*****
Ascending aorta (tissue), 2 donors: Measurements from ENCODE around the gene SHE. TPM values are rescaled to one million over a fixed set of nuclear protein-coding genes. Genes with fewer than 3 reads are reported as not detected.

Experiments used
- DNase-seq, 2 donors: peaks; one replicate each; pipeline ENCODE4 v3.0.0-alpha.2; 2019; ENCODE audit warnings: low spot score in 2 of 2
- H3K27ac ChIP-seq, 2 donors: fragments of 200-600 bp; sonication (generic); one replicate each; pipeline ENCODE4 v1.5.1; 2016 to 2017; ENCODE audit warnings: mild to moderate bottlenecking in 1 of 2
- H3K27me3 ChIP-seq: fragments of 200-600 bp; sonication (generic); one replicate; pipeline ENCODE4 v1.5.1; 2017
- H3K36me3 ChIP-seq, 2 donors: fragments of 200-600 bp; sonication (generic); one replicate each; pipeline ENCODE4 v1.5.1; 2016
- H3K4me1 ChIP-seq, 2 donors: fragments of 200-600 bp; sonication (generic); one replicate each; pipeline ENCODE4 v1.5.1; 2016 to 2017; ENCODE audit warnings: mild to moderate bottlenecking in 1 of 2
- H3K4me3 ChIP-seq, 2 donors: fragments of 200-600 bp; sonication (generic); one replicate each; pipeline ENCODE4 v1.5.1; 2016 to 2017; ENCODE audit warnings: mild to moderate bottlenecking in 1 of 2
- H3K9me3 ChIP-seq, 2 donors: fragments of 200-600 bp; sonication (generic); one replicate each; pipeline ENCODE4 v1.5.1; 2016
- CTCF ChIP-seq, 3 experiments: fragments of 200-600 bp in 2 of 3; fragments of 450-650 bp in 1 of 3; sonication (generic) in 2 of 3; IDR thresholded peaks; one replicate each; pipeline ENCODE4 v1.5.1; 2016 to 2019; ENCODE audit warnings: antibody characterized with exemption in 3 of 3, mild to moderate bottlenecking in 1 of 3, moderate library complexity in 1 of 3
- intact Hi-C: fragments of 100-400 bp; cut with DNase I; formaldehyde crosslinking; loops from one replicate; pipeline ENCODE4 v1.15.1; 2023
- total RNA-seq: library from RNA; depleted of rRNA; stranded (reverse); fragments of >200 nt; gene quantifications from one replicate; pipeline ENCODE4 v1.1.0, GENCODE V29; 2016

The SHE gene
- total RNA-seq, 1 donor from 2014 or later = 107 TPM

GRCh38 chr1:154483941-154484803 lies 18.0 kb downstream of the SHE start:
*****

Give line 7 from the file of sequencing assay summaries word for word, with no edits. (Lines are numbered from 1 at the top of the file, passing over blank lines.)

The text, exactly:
- H3K4me1 ChIP-seq, 2 donors: fragments of 200-600 bp; sonication (generic); one replicate each; pipeline ENCODE4 v1.5.1; 2016 to 2017; ENCODE audit warnings: mild to moderate bottlenecking in 1 of 2